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Licences granted to recruitment agencies

Mom Kunthear / Khmer Times Share:
One of the repatriated maids with her mother. KT/Mai Vireak

The Ministry of Labour has granted licences to nearly 30 private recruitment agencies to recruit Cambodian labourers to work in Saudi Arabia, despite three Cambodian maids being repatriated in the past year.

The ministry on Monday released the names of 27 private recruitment companies that are permitted to recruit Cambodians to work in Saudi Arabia.

Some of the firms include Philimore Cambodia, Human Resources Development, Top Manpower, Ung Rithy Group, Win Win Manpower, NAS Manpower, Dream Manpower, and Sok Leap Metrey.

“The ministry is honoured to inform the public that 27 private companies have the right to recruit, train and send Cambodian labourers to work in Saudi Arabia,” the ministry said. “The recruitment agencies not listed are considered illegal. So, everyone has to report to all labour departments in the provinces and the municipality.”

To prevent problems from arising, advertisements about recruitment or job announcements via the media, especially radio, are required to obtain permission letters from the Labour Ministry’s general department of labour.

Dy Thehoya, a programme officer at labour rights group Central, said yesterday he was unaware if Cambodia had an embassy in Saudi Arabia.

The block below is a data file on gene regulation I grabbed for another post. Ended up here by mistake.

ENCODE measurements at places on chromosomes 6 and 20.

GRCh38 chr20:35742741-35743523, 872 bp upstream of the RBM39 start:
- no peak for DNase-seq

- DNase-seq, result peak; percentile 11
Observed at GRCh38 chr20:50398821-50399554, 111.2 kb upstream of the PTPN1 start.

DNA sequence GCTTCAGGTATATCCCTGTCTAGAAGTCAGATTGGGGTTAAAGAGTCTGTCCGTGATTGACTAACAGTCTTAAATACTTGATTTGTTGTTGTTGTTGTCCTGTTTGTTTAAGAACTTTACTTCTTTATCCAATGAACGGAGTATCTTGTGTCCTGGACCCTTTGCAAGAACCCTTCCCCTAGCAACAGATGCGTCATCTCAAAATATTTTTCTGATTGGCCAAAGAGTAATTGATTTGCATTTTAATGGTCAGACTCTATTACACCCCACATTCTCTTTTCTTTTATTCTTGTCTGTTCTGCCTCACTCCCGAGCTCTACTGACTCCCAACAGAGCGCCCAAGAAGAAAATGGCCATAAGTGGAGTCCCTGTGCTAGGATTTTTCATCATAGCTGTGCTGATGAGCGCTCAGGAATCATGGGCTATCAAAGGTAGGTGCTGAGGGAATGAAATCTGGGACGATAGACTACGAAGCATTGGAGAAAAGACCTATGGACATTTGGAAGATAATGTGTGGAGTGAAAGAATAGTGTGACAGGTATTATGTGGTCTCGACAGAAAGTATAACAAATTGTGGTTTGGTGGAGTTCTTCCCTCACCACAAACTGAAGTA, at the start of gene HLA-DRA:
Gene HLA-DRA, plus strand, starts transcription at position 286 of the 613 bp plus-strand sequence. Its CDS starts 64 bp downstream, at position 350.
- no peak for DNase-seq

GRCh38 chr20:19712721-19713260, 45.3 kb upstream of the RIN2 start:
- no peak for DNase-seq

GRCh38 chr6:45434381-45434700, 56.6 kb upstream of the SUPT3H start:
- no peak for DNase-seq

“If there is no Cambodian embassy over there, I am very concerned about sending our workers to work in Saudi Arabia because we do not have a protection mechanism when they have problems. No one can help them,” he said.

Mr Thehoya added that since the way of living in Saudi Arabia was so different from Cambodia, it could be difficult to take action to help Cambodian migrant workers.

“When the workers who are just working in Thailand and Malaysia have problems, we sometimes cannot find a resolution to help them. So, there are more issues facing workers in Saudi Arabia,” he said.

“We do not have a committee to follow and check the implementation of the MoU with the receiving country,” he added, saying workers would be safe if Cambodia had a committee to ensure their rights.

Mr Thehoya said Cambodians working overseas should be able to hold onto their passport, have access to a phone, and have a number to contact when in need of assistance.

“We are concerned about protecting the rights of workers once in Saudi Arabia because we don’t see any mechanism to ensure their security,” he added.

Labour Minister Ith Samheng has urged recruitment agencies to better monitor Cambodians working overseas to ensure that their employers do not exploit them.

In January, Labour Ministry officials met with officials from the Saudi Fund for Development.

Pich Sophorn, the ministry’s secretary of state, said after the meeting that the ministry was re-examining the sending of Cambodian workers to Saudi Arabia in an effort to ensure the country protects human rights and ensures good working conditions.

“Cambodia will send workers to Saudi Arabia when they can guarantee good conditions for our workers,” he said at the time.

In late March, a Cambodian woman was repatriated from Saudi Arabia after she worked there as a maid without pay for more than a year after being sent there by brokers.

Two other Cambodian maids were also recently repatriated from Saudi Arabia after they sought help after being unpaid for more than a decade.

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